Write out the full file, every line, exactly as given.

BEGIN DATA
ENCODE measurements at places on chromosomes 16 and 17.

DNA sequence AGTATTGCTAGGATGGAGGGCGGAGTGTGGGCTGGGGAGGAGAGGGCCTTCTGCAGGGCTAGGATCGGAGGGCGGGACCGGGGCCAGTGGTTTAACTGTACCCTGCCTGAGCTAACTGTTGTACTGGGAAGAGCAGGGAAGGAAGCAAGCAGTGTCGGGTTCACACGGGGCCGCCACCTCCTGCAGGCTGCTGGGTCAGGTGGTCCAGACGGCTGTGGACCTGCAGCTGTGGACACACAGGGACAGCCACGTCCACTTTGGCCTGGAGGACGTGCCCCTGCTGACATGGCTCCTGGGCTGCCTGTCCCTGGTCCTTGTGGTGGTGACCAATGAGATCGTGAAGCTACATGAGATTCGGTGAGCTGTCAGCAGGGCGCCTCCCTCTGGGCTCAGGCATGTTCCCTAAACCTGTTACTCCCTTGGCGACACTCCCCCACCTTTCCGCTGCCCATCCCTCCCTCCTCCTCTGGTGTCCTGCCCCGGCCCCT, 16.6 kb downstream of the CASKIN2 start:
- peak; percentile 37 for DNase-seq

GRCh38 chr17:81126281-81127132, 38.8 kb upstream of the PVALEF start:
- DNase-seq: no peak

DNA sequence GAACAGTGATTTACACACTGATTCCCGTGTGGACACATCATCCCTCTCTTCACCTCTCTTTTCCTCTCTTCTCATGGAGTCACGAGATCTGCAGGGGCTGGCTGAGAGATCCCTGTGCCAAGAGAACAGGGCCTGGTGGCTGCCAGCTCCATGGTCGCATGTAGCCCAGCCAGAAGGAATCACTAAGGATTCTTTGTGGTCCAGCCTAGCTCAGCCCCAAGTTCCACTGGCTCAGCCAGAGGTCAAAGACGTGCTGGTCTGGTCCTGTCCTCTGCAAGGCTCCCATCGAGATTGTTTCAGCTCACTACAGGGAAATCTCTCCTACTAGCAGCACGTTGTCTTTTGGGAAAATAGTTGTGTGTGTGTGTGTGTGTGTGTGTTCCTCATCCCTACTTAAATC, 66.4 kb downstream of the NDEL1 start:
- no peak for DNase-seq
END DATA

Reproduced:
ENCODE measurements at places on chromosomes 16 and 17.

DNA sequence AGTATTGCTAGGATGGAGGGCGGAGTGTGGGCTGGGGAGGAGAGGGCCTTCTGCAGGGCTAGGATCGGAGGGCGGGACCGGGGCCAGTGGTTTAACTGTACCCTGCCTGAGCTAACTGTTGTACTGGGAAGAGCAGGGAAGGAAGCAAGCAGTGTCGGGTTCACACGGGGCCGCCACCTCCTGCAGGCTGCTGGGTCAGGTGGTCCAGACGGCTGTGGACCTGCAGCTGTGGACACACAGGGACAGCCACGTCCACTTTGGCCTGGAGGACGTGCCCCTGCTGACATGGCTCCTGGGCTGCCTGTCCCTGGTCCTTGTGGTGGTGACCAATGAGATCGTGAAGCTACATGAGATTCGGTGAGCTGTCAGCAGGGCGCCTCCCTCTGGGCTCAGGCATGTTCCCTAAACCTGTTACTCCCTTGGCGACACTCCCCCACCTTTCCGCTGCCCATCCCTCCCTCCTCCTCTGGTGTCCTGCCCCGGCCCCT, 16.6 kb downstream of the CASKIN2 start:
- peak; percentile 37 for DNase-seq

GRCh38 chr17:81126281-81127132, 38.8 kb upstream of the PVALEF start:
- DNase-seq: no peak

DNA sequence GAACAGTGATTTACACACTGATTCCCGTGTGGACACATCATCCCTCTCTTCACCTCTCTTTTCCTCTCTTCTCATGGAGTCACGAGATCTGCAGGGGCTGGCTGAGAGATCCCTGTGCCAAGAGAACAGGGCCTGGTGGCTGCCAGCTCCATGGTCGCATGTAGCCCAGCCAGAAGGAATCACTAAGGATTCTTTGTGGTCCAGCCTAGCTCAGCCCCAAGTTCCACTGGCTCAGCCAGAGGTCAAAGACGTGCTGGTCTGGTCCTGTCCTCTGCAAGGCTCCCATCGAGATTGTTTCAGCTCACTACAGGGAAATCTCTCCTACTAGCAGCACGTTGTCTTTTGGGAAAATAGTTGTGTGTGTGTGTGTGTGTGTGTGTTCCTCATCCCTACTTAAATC, 66.4 kb downstream of the NDEL1 start:
- no peak for DNase-seq